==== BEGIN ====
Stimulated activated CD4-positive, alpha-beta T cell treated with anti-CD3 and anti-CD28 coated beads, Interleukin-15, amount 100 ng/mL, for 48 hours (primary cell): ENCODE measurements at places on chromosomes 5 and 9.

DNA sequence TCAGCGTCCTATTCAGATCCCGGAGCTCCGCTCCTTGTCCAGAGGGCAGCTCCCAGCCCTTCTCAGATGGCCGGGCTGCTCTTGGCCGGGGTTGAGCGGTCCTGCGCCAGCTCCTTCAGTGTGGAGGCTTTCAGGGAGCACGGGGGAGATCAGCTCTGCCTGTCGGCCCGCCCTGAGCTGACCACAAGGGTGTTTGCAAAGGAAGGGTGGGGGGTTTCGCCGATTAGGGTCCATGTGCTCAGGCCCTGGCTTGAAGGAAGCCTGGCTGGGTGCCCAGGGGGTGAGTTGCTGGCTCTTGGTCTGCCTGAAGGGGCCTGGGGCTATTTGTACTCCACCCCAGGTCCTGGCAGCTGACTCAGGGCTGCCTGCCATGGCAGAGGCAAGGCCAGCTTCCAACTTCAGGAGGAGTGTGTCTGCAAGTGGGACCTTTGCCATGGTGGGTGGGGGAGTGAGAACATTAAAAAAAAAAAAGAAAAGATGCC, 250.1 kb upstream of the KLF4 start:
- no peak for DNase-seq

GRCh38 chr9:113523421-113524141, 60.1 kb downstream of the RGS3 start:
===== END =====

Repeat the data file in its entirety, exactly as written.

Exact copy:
Stimulated activated CD4-positive, alpha-beta T cell treated with anti-CD3 and anti-CD28 coated beads, Interleukin-15, amount 100 ng/mL, for 48 hours (primary cell): ENCODE measurements at places on chromosomes 5 and 9.

DNA sequence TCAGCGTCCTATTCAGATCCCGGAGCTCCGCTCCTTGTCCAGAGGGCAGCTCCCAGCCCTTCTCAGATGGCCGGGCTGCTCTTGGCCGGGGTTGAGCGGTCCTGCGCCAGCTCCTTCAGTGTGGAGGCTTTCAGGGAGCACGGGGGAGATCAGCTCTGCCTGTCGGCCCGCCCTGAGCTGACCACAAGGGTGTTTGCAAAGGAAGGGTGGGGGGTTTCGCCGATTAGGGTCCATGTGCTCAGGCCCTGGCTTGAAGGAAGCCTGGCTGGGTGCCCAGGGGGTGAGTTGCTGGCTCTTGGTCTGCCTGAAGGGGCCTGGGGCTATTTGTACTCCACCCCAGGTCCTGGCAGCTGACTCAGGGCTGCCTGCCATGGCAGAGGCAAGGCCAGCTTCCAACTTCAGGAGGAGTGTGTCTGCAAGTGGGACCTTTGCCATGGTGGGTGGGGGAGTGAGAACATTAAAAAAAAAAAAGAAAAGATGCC, 250.1 kb upstream of the KLF4 start:
- no peak for DNase-seq

GRCh38 chr9:113523421-113524141, 60.1 kb downstream of the RGS3 start: